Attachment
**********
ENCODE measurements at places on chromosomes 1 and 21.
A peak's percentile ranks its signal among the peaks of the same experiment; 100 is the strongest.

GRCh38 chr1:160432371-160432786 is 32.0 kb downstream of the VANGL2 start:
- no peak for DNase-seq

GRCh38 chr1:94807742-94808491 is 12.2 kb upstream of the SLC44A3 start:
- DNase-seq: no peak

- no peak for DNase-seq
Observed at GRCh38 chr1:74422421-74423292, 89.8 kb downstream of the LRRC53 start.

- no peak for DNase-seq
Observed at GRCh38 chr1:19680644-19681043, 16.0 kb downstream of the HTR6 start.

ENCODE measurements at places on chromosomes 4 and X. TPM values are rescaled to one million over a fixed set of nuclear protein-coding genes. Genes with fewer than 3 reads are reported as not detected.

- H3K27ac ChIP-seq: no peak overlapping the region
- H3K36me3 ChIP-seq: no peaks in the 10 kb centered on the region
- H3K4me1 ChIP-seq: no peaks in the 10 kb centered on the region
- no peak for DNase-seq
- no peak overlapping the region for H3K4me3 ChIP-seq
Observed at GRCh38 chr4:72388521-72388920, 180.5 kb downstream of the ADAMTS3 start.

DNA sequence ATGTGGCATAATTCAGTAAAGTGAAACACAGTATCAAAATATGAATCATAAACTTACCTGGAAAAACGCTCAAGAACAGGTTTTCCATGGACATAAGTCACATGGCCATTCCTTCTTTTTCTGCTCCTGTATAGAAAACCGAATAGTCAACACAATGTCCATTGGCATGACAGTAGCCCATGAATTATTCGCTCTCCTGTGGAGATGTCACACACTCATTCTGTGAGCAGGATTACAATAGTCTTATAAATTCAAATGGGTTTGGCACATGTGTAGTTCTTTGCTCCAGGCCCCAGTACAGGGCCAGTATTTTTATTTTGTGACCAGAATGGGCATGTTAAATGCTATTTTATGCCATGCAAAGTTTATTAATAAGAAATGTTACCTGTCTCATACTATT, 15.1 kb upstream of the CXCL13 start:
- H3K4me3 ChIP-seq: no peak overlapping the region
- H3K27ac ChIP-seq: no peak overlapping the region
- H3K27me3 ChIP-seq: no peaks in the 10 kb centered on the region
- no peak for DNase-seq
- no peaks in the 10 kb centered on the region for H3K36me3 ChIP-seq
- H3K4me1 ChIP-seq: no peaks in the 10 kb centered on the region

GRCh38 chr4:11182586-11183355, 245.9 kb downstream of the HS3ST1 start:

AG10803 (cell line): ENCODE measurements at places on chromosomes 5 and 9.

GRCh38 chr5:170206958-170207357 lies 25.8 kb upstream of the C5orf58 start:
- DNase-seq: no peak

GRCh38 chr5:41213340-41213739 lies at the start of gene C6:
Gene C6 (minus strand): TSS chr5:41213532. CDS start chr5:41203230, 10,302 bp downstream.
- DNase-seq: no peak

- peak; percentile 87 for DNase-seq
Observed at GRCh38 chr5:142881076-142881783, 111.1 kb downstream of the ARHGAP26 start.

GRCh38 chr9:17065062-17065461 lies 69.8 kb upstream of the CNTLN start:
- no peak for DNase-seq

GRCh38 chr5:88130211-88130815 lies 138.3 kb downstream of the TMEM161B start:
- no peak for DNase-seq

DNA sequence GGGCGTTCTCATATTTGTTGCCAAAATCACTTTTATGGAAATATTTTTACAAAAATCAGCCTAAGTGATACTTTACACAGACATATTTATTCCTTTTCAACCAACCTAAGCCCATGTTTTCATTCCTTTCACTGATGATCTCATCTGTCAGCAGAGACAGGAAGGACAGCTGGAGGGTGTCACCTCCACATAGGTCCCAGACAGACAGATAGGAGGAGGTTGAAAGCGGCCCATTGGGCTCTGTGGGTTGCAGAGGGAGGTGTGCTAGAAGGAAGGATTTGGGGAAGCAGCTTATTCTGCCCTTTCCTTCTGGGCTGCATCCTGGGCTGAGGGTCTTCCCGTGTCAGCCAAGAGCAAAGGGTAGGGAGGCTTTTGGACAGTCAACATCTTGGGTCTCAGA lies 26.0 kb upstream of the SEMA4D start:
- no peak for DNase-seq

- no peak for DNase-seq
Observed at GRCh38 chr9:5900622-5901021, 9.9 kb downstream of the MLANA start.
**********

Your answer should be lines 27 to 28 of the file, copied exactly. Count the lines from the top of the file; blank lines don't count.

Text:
GRCh38 chr5:170206958-170207357 lies 25.8 kb upstream of the C5orf58 start:
- DNase-seq: no peak